Injuries and high injury/illness costs indicate internal related factors that affect the bottom line: waste, productivity, turnover, absenteeism, low morale

"…let's look at the benefits of effective internal control and its link to performance…companies with strong internal control are more likely to have rapid growth, success in meeting corporate objectives and increasing return on equity-the 'big three' in corporate success. At companies with weak internal control, these qualities are usually scarce. An organization cannot win this triple crown until senior executives take personal responsibility for internal control and realize that relegating it to lawyers, compliance staff, internal auditors and chief financial officers is not adequate…."William C. Jennings, Viewpoint, The New York Times, December 29, 19961

Strong internal control

To maintain smooth and uninterrupted product output, there are some indicators within your operations that you watch closely such as the peaks and valleys of cash flow, poor delivery of raw materials, and delayed shipments of products to customers. At such times, you and your management staff take immediate remedial action. At other times, unplanned or unexpected events-natural disasters, fire, job-related death or serious injury to one or more employees-can cause major disruptions. If you do not have contingency plans developed to handle such occurrences, you and your managers are confronted with scores of clean-up problems along with maintaining regular operations.

With strong internal controls in place, the impact of temporary setbacks can be minimized. Exerting control over or planning for events that can cause you to lose money, people, or other resources is one of the major responsibilities of senior leadership. Taking personal control of your safety and health management systems can significantly contribute to the improvement of absenteeism, turnover, waste, and profitability.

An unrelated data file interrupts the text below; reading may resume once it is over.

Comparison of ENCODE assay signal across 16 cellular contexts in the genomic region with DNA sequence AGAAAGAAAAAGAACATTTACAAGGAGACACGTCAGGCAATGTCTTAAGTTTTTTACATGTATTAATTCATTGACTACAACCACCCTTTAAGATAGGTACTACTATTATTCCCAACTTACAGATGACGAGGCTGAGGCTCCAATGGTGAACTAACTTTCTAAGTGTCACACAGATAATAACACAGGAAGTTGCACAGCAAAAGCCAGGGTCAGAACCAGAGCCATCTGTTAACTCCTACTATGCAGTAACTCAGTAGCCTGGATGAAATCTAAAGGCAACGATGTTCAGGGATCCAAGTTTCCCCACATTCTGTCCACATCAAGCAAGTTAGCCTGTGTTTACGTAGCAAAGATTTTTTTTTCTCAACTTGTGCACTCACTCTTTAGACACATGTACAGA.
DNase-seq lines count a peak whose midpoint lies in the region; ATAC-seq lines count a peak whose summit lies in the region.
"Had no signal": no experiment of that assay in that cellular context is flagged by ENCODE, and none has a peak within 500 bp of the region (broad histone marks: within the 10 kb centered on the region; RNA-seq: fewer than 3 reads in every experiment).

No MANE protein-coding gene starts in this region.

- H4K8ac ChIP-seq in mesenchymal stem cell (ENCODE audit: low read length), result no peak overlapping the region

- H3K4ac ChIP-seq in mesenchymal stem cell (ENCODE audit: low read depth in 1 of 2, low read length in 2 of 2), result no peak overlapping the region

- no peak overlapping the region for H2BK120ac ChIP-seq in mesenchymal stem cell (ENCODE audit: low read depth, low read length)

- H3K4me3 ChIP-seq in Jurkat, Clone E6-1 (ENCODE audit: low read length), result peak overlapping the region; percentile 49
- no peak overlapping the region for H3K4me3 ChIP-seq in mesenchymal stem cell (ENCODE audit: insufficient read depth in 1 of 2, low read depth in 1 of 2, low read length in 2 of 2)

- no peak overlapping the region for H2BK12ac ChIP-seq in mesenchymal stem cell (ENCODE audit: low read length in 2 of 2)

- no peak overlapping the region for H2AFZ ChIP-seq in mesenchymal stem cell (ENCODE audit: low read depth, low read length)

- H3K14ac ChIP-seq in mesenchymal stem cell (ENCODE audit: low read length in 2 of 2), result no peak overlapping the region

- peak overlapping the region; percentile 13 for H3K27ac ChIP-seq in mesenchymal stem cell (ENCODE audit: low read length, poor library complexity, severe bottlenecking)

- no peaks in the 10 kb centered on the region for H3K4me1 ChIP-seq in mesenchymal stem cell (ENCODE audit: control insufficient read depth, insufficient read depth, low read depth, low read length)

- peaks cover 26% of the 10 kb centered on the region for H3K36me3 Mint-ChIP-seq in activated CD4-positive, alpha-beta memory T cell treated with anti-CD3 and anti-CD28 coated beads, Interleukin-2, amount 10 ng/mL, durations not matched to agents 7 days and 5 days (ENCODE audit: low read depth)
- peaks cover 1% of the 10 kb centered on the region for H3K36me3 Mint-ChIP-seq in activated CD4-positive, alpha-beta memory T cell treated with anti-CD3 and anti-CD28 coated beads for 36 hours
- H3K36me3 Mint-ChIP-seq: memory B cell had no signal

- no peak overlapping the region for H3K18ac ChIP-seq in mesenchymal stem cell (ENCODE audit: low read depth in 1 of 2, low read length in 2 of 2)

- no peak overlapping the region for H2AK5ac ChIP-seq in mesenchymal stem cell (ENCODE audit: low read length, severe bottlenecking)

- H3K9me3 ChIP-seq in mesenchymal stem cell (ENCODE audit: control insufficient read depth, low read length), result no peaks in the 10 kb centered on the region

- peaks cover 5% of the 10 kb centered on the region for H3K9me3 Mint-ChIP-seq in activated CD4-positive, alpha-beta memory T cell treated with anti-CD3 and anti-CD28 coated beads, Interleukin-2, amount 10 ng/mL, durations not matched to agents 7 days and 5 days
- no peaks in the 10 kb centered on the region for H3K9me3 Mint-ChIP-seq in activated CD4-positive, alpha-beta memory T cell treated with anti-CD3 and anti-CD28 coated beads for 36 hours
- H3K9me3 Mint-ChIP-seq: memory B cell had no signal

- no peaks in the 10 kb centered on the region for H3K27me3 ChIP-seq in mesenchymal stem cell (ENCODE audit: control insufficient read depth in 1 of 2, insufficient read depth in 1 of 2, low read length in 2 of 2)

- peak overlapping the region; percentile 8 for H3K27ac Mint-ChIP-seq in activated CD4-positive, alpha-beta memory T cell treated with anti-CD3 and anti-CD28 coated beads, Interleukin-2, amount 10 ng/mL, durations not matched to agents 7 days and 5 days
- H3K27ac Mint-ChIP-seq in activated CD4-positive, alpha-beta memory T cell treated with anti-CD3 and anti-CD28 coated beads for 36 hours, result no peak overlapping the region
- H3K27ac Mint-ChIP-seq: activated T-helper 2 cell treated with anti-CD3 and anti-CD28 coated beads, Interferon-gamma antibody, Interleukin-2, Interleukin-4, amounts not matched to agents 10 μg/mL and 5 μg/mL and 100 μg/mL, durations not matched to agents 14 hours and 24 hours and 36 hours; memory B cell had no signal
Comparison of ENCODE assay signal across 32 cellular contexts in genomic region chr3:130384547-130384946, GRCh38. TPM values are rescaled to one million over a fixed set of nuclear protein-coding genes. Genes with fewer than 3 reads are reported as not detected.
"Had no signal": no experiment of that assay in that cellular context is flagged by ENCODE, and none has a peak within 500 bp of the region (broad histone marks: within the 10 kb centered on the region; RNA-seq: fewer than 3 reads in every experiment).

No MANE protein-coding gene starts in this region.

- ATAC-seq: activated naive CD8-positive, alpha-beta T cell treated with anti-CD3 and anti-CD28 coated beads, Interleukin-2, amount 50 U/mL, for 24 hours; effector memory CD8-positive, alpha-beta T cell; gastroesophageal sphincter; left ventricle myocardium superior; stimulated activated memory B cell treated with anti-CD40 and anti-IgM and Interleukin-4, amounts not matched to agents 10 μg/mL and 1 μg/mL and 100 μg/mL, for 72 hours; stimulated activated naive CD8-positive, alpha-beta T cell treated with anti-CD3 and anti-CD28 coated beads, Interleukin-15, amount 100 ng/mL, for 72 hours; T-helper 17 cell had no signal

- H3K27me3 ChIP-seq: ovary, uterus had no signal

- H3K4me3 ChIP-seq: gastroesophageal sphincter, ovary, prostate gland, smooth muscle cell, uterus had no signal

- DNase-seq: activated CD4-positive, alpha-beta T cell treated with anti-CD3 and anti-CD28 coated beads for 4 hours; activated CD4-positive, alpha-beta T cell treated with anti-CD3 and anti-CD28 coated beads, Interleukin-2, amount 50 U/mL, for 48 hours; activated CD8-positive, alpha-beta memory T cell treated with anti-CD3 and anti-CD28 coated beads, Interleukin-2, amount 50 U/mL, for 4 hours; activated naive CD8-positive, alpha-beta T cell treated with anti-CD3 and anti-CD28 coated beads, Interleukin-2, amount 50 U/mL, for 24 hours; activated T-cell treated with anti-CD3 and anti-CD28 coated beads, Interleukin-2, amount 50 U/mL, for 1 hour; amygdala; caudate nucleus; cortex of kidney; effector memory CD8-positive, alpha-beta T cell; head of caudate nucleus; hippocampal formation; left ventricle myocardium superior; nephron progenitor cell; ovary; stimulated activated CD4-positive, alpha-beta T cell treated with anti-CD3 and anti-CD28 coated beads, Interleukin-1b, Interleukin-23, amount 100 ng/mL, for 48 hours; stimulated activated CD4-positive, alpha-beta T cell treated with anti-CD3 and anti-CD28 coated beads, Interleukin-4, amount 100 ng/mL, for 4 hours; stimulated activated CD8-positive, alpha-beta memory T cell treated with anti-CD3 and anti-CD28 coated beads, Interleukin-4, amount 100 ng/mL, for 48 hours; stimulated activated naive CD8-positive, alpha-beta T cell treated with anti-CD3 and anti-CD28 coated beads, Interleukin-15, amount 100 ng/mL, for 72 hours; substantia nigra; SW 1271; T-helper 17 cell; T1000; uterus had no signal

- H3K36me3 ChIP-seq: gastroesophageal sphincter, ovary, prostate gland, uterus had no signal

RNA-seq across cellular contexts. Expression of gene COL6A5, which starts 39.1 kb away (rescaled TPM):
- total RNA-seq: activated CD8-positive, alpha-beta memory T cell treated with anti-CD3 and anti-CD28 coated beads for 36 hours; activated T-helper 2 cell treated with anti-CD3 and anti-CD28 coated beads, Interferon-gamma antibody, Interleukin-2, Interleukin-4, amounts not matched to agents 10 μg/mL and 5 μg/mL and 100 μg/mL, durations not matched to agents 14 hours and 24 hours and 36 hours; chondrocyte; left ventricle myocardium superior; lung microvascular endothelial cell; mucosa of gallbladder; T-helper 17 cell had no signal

Evidence of the reality possible through strong control and administration of your safety and health systems comes from some of the VPP participants."In the three years we worked to qualify for the Star (VPP) Program, we reduced our lost workday cases by 74% and our workers' compensation costs by 88%," says Phillip B. Chandler, safety and environmental superintendent, Thrall Car Company, Winder, Georgia.2

OSHA cites a Monsanto spokesman: "Monsanto Chemical Company's Gonzales, Florida, plant experienced a steady decline in its lost workday case rates during the period the worksite was implementing effective safety and health programs and in the four years since approval to the VPP. The rates fell from 2.7 in 1986 to 0.15 in 1993."3

A Mobil Oil spokesman as cited by OSHA:"Mobil Oil Company's Joliet, Illinois, refinery experienced a reduction in its lost workday case rate from 3.8 in 1987, the year before it began implementing VPP quality safety and health programs, to 0.1 in 1993, two years after approval to the Star Program. In the same period, the refinery experienced a drop of 89% in its workers' compensation costs." 4

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